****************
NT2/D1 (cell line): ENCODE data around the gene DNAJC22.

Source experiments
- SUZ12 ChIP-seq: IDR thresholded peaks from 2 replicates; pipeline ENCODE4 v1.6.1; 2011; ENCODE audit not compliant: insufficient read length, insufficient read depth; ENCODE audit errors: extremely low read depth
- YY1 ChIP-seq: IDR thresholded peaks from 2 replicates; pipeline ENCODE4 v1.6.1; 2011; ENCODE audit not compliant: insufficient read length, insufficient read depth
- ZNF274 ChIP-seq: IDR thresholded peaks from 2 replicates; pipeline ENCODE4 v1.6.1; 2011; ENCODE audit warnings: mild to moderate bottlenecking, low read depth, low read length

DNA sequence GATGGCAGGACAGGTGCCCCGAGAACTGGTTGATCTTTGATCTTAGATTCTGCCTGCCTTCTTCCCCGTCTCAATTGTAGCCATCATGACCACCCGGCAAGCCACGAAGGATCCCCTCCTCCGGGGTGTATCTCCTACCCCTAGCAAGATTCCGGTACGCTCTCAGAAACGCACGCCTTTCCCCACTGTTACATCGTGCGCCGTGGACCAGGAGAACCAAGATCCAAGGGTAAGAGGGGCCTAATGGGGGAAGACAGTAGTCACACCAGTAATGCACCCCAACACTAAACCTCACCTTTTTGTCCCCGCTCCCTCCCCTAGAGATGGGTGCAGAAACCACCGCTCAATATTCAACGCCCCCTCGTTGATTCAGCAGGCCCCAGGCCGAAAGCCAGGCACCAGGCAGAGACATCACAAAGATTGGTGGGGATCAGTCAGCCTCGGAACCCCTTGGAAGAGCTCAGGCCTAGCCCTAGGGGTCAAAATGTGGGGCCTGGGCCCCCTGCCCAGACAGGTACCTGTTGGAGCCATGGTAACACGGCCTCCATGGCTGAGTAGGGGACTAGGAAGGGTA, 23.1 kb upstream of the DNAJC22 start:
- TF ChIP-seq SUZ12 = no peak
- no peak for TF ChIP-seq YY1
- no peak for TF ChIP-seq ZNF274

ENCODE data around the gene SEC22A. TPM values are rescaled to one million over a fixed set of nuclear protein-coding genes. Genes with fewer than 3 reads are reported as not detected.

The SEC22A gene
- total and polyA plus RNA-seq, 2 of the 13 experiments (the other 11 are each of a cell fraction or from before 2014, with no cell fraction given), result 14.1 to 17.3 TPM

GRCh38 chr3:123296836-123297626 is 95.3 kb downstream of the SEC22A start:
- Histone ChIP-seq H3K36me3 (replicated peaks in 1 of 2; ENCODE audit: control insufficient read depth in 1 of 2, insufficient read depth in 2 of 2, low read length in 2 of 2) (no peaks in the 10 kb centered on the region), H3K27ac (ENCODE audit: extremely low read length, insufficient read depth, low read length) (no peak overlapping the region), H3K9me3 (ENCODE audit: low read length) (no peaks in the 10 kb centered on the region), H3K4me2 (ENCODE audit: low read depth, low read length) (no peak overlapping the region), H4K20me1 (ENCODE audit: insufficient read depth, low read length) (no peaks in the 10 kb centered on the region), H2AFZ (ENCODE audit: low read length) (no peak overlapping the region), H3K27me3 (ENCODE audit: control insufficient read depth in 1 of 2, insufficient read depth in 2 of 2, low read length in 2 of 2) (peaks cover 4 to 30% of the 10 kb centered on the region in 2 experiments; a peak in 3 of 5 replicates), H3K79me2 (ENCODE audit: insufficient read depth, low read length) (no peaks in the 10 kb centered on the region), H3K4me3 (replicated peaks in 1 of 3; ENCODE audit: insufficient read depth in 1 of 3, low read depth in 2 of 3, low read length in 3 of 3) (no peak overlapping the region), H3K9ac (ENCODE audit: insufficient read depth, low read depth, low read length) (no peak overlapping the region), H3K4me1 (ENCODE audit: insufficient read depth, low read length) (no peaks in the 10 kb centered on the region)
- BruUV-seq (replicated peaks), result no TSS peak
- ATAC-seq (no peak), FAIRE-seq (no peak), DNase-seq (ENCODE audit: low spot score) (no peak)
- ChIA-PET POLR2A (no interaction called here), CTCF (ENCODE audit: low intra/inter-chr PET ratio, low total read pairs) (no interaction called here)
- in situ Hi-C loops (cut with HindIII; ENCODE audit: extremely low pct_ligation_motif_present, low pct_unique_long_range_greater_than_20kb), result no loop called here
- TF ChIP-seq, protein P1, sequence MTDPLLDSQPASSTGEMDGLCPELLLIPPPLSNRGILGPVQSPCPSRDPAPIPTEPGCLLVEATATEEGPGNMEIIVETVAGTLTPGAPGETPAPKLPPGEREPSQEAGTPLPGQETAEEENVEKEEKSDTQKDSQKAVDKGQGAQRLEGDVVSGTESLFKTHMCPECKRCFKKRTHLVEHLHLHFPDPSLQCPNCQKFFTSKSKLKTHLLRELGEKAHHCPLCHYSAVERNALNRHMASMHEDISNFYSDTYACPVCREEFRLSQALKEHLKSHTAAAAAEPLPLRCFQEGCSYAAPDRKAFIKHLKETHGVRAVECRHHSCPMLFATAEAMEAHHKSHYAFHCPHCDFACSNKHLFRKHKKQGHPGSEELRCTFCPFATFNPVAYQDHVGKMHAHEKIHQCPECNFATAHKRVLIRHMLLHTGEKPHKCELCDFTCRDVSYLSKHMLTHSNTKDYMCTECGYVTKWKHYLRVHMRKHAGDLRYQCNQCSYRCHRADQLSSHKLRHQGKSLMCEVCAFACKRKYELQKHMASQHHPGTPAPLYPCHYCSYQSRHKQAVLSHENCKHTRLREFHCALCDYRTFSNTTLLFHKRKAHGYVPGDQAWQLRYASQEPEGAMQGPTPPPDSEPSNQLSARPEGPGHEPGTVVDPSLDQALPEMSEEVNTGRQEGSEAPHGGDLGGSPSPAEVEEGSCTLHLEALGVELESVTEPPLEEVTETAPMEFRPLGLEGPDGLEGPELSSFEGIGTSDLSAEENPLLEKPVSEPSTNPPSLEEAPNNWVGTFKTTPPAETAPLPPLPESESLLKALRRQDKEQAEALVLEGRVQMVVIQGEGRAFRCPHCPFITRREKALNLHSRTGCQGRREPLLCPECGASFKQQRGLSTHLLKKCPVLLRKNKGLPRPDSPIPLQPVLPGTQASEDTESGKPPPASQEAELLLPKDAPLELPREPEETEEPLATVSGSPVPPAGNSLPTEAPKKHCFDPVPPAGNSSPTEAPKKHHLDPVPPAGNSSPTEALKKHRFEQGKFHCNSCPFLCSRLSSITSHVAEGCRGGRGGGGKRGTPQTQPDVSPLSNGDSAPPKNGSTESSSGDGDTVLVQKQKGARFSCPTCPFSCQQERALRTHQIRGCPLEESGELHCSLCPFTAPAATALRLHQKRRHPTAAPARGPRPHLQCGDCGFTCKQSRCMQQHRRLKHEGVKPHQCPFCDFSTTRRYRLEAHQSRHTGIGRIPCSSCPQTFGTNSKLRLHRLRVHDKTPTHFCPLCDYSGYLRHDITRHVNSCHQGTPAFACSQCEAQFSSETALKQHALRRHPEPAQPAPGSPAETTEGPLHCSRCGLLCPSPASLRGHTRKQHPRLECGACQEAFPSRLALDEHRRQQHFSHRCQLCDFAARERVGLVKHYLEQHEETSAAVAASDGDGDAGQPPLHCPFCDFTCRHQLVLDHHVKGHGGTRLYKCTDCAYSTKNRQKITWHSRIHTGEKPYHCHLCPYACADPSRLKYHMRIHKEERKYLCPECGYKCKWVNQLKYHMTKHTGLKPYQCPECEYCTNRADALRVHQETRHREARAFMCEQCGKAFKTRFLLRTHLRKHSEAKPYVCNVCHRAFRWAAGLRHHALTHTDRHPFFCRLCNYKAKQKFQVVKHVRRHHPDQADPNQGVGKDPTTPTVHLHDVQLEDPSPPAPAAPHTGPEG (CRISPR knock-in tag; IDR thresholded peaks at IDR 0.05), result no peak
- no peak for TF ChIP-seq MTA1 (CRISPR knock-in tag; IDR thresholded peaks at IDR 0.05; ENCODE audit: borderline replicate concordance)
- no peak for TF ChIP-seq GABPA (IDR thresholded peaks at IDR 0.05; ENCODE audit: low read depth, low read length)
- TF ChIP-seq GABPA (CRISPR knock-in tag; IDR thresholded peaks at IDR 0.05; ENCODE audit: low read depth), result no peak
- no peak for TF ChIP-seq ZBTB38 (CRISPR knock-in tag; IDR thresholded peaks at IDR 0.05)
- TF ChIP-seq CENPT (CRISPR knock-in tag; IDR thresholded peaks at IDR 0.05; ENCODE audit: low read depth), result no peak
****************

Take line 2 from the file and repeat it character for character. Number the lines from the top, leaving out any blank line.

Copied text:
Source experiments